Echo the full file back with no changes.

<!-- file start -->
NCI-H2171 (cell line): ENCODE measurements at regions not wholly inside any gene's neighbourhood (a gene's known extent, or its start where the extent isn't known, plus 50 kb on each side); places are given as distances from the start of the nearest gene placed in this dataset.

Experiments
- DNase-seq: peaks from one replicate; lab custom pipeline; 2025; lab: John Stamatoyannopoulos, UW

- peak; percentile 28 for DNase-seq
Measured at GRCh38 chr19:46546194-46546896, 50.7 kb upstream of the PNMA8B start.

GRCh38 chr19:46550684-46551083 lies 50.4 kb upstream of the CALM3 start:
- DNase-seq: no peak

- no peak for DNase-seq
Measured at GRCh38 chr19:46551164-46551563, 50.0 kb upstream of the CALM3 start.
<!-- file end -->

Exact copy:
NCI-H2171 (cell line): ENCODE measurements at regions not wholly inside any gene's neighbourhood (a gene's known extent, or its start where the extent isn't known, plus 50 kb on each side); places are given as distances from the start of the nearest gene placed in this dataset.

Experiments
- DNase-seq: peaks from one replicate; lab custom pipeline; 2025; lab: John Stamatoyannopoulos, UW

- peak; percentile 28 for DNase-seq
Measured at GRCh38 chr19:46546194-46546896, 50.7 kb upstream of the PNMA8B start.

GRCh38 chr19:46550684-46551083 lies 50.4 kb upstream of the CALM3 start:
- DNase-seq: no peak

- no peak for DNase-seq
Measured at GRCh38 chr19:46551164-46551563, 50.0 kb upstream of the CALM3 start.